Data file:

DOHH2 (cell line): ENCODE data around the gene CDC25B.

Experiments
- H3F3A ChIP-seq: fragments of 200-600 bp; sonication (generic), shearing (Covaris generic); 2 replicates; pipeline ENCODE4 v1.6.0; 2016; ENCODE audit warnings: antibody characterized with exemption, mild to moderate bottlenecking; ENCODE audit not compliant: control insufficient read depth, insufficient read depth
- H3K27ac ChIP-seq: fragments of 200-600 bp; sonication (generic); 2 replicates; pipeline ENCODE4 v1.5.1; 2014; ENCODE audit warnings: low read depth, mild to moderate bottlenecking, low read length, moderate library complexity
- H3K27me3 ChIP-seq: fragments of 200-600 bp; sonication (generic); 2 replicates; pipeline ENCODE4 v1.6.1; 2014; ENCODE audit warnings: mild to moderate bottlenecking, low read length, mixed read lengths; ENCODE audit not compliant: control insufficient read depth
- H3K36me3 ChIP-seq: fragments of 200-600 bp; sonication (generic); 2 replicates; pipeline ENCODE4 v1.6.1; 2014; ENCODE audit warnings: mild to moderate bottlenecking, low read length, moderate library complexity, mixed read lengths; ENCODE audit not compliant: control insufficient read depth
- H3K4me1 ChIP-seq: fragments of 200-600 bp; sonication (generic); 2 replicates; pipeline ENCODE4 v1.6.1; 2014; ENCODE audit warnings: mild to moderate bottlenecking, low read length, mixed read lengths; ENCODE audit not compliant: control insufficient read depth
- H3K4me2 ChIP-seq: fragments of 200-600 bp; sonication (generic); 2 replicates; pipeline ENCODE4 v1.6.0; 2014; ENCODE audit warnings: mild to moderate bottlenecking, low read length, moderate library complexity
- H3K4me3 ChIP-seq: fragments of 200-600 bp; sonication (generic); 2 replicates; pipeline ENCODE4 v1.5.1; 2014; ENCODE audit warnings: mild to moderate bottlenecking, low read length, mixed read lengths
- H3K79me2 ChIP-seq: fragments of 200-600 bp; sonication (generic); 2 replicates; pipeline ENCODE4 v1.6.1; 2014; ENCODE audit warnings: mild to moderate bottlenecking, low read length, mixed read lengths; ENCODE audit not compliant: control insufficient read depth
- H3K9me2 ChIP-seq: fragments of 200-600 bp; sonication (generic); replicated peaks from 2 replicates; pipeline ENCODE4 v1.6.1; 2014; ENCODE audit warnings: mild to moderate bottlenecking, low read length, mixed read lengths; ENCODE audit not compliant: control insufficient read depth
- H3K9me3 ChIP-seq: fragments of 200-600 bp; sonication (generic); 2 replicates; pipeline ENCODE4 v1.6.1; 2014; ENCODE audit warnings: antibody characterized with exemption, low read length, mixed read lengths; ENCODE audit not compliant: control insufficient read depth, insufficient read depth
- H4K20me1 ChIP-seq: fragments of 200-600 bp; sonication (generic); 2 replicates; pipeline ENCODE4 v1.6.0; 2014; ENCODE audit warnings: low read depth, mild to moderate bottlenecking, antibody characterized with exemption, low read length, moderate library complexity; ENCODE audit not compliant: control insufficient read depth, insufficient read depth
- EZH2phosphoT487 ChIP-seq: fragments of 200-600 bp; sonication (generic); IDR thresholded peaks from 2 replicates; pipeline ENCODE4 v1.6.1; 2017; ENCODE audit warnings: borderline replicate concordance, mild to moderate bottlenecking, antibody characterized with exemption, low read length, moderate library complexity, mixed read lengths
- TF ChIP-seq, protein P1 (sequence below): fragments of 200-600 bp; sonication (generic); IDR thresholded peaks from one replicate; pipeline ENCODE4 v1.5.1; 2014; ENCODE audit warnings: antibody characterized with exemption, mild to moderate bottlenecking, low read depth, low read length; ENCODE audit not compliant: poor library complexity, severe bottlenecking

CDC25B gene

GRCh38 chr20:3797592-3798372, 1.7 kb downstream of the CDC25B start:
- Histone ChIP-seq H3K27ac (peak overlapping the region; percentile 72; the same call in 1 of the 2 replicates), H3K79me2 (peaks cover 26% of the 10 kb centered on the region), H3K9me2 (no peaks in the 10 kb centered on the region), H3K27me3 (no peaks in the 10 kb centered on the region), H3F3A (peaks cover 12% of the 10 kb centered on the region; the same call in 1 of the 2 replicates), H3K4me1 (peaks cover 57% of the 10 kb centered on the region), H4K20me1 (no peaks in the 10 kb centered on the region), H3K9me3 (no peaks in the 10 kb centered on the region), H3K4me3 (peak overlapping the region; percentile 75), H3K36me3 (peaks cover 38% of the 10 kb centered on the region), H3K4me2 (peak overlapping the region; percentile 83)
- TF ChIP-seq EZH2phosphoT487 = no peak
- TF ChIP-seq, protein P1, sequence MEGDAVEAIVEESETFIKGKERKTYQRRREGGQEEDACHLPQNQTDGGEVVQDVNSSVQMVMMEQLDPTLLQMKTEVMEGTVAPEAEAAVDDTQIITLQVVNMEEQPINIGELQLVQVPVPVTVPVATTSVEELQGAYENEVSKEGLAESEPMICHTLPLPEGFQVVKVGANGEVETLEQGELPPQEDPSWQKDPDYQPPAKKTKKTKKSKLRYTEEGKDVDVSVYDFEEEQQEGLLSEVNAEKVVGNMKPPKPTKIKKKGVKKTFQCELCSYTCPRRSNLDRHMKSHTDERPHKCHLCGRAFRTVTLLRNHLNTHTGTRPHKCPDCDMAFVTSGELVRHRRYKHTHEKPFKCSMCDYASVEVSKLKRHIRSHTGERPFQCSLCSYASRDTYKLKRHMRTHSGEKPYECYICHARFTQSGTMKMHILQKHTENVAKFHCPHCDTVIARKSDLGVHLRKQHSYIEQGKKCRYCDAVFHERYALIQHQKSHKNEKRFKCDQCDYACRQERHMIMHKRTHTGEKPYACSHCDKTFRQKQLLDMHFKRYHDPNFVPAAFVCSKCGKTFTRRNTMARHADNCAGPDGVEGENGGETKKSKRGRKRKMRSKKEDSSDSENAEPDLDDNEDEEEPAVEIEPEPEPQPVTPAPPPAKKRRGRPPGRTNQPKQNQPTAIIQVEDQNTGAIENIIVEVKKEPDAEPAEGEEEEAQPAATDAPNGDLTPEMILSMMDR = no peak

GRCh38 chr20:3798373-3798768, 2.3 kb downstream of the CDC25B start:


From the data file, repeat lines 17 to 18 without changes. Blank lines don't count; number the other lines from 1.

GRCh38 chr20:3797592-3798372, 1.7 kb downstream of the CDC25B start:
- Histone ChIP-seq H3K27ac (peak overlapping the region; percentile 72; the same call in 1 of the 2 replicates), H3K79me2 (peaks cover 26% of the 10 kb centered on the region), H3K9me2 (no peaks in the 10 kb centered on the region), H3K27me3 (no peaks in the 10 kb centered on the region), H3F3A (peaks cover 12% of the 10 kb centered on the region; the same call in 1 of the 2 replicates), H3K4me1 (peaks cover 57% of the 10 kb centered on the region), H4K20me1 (no peaks in the 10 kb centered on the region), H3K9me3 (no peaks in the 10 kb centered on the region), H3K4me3 (peak overlapping the region; percentile 75), H3K36me3 (peaks cover 38% of the 10 kb centered on the region), H3K4me2 (peak overlapping the region; percentile 83)